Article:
The Daylesford Farm Summer Festival 2012

Despite the rain, wind and the continual overhang of ominous, grey clouds, visitors turned out in their thousands for the Daylesford Summer Festival on 19th May 2012.

It was organised well in advance to take into account the unpredictable British “summer”, and many of this year’s producers and experts were indoors in straw covered barns. On entering the festival all the visitors were given a very handy A3 size brown, recycled brown paper map and guide to the afternoon, detailing the schedules and events.

We started the tour with a visit round the farm shop, where seasonal fresh fruit and vegetables and flowers bedecked every table and shelf. The crowds had the same plan in mind, and very soon there was not a single seat left for breakfast in the farm café, the queue tailing its way round the building.

Outside, in the kitchen garden courtyard, an organic barbeque of Aberdeen Angus beef burgers and Gloucester Old Spot sausages was underway. Chilled Chateau Leoube Rose wine and Prosecco glasses were being served with the lamb cooked in the outside pizza oven. The smell alone drew the crowds.

We always make a point of stopping by the Garden Shop to learn from the seasonal, edible flowers and herb displays. The topiary garden at the back of the shop is always tended to pristine perfection, and it is a calm space to sit, away from the hustle and bustle of the day. In one corner the Union Coffee suppliers were giving out tasters of their Fairtrade coffees, and in another were stalls selling Daylesford’s own organic, homemade ice-creams and ciders.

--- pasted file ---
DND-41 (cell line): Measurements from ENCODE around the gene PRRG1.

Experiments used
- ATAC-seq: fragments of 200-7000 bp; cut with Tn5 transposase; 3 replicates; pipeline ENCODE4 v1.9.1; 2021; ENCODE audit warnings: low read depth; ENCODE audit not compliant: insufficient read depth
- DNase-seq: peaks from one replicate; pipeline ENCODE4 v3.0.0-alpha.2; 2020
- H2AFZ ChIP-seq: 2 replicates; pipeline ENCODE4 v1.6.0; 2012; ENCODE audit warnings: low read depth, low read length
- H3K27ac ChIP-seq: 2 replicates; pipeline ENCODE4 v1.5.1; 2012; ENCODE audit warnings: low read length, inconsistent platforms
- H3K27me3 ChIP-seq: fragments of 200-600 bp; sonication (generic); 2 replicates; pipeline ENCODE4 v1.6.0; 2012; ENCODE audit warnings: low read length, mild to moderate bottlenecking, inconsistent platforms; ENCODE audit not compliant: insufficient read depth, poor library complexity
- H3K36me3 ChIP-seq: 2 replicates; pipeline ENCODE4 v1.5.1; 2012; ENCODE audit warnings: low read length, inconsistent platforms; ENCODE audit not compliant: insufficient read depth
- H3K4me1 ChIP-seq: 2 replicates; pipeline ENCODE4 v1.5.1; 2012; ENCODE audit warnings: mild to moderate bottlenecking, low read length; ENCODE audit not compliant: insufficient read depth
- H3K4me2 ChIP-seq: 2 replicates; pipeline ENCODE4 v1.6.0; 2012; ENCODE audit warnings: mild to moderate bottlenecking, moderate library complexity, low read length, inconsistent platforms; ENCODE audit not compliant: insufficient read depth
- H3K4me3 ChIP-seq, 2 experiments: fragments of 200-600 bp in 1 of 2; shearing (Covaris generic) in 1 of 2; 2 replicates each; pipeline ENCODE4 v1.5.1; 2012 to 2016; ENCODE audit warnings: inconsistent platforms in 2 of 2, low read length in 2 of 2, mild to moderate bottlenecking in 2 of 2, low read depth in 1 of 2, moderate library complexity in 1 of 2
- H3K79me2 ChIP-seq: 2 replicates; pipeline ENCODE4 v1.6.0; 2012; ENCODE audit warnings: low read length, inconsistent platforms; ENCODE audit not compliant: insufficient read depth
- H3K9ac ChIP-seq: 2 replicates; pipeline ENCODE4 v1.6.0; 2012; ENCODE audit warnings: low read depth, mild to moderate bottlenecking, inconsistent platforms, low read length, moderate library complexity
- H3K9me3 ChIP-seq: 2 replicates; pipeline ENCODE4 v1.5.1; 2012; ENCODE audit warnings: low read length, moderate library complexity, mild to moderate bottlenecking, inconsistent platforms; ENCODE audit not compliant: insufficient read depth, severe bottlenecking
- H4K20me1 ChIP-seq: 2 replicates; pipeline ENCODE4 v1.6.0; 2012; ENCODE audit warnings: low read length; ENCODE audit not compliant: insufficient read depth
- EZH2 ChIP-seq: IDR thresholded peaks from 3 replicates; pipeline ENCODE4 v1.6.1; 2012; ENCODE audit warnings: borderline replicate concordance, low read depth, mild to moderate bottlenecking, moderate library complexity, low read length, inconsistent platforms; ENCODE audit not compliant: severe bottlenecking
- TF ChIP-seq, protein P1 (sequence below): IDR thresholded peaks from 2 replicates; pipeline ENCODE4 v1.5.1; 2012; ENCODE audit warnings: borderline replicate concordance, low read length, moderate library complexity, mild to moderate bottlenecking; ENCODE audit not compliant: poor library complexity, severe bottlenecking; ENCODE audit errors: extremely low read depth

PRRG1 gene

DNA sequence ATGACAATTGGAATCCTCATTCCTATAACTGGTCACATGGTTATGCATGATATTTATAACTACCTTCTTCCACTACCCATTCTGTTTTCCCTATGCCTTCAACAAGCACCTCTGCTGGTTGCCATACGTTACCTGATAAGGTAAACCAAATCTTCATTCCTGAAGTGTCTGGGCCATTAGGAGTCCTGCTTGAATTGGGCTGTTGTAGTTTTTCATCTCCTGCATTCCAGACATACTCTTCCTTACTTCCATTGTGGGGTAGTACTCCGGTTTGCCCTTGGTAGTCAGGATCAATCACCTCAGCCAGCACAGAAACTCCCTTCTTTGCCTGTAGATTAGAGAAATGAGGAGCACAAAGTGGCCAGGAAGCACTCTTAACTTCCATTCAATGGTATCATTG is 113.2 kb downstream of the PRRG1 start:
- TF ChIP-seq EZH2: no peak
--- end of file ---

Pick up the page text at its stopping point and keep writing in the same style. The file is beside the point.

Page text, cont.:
The Producers’ Market was held in a big hay barn complex, and accompanied by the sound of an excellent four piece jazz band, we tasted our way through Adams and Harlow’s prize pork pies from Spalding in Lincolnshire and Hansen and Lyndersen’s smoked salmon from Kirkenes in Norway {established in 1923, and run by Ole-Martin Hansen in London}.

Chefs Vladimir Niza and Raymond Blanc were giving cookery demonstrations in the cookery school, and the queue to get in was far too long to join, so we made our way to the market garden. Past the Eco-building farm school, the heritage orchard and beehives, we met Jez Taylor, who is the Head Gardener of the Market Garden. He took us on a comprehensive tour of the 20 acre plantation, showing us the organic techniques of growing enough fruit, herbs and vegetables for the Daylesford Farm Shop and Café in Kingham, as well as the two London shops and Selfridges concession and the Ocado online delivery service.

Different groups of visitors were led hourly across the muddy terrain, past fields of garlic, rows of plum trees, salad beds and brassica borders. It was interesting to note that Jez and his team cover the soil with a biodegradable black matting, through which plants grow but weeds are suppressed. Two acres of the plantation is planted with grass and clover, as the latter fixes nitrogen into the soil and is one of the central tenets of organic agriculture, precluding the need to use artificial nitrogen based fertilisers.

Weeds that have grown during this very humid spring-summer period are flamed before the main crops of red onion, broad beans, brassicas, rocket, red Russian kale and salads are invaded by weeds.

Jez pointed out the chocolate spots on the broad beans, a fungal infection that can arise when the air humidity is very high at the wrong time of year. Rather than using chemicals, organic horticulturalists wait for nature to take its course and ensure that the soil is well watered during the growing season, the weeds are kept under control and the plants are not under stress, with adequate nutrition and space. The team grow a wide variety of cultivars for every vegetable type and as a result if one crop fails then, hopefully, a different variety will take its place on the shop’s shelves.